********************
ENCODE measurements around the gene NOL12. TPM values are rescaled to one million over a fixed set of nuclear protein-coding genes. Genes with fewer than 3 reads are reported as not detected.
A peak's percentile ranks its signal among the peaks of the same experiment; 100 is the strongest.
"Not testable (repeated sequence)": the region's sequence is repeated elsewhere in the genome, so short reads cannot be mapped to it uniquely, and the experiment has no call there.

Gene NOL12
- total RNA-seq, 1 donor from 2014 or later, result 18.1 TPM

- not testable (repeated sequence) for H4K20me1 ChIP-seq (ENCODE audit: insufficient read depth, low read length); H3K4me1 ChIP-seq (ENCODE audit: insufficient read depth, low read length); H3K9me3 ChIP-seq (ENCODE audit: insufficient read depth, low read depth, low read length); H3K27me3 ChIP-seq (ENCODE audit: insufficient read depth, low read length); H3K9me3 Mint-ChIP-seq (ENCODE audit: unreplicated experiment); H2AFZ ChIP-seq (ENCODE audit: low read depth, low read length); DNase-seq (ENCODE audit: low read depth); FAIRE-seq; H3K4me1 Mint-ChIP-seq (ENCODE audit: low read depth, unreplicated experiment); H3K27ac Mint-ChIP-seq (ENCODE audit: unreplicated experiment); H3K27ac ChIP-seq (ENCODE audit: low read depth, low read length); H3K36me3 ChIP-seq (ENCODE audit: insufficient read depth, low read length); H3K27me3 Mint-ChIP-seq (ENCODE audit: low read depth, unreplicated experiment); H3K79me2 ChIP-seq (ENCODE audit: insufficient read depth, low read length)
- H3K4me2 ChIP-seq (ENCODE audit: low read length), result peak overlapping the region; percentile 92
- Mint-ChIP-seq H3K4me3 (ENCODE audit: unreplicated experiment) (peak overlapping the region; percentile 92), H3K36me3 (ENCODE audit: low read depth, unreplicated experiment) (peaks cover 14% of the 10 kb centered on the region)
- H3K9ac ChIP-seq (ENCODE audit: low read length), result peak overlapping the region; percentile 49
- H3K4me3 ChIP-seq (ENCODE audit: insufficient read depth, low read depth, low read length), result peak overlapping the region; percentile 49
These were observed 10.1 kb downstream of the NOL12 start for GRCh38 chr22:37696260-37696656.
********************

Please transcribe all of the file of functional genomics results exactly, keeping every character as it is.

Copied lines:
ENCODE measurements around the gene NOL12. TPM values are rescaled to one million over a fixed set of nuclear protein-coding genes. Genes with fewer than 3 reads are reported as not detected.
A peak's percentile ranks its signal among the peaks of the same experiment; 100 is the strongest.
"Not testable (repeated sequence)": the region's sequence is repeated elsewhere in the genome, so short reads cannot be mapped to it uniquely, and the experiment has no call there.

Gene NOL12
- total RNA-seq, 1 donor from 2014 or later, result 18.1 TPM

- not testable (repeated sequence) for H4K20me1 ChIP-seq (ENCODE audit: insufficient read depth, low read length); H3K4me1 ChIP-seq (ENCODE audit: insufficient read depth, low read length); H3K9me3 ChIP-seq (ENCODE audit: insufficient read depth, low read depth, low read length); H3K27me3 ChIP-seq (ENCODE audit: insufficient read depth, low read length); H3K9me3 Mint-ChIP-seq (ENCODE audit: unreplicated experiment); H2AFZ ChIP-seq (ENCODE audit: low read depth, low read length); DNase-seq (ENCODE audit: low read depth); FAIRE-seq; H3K4me1 Mint-ChIP-seq (ENCODE audit: low read depth, unreplicated experiment); H3K27ac Mint-ChIP-seq (ENCODE audit: unreplicated experiment); H3K27ac ChIP-seq (ENCODE audit: low read depth, low read length); H3K36me3 ChIP-seq (ENCODE audit: insufficient read depth, low read length); H3K27me3 Mint-ChIP-seq (ENCODE audit: low read depth, unreplicated experiment); H3K79me2 ChIP-seq (ENCODE audit: insufficient read depth, low read length)
- H3K4me2 ChIP-seq (ENCODE audit: low read length), result peak overlapping the region; percentile 92
- Mint-ChIP-seq H3K4me3 (ENCODE audit: unreplicated experiment) (peak overlapping the region; percentile 92), H3K36me3 (ENCODE audit: low read depth, unreplicated experiment) (peaks cover 14% of the 10 kb centered on the region)
- H3K9ac ChIP-seq (ENCODE audit: low read length), result peak overlapping the region; percentile 49
- H3K4me3 ChIP-seq (ENCODE audit: insufficient read depth, low read depth, low read length), result peak overlapping the region; percentile 49
These were observed 10.1 kb downstream of the NOL12 start for GRCh38 chr22:37696260-37696656.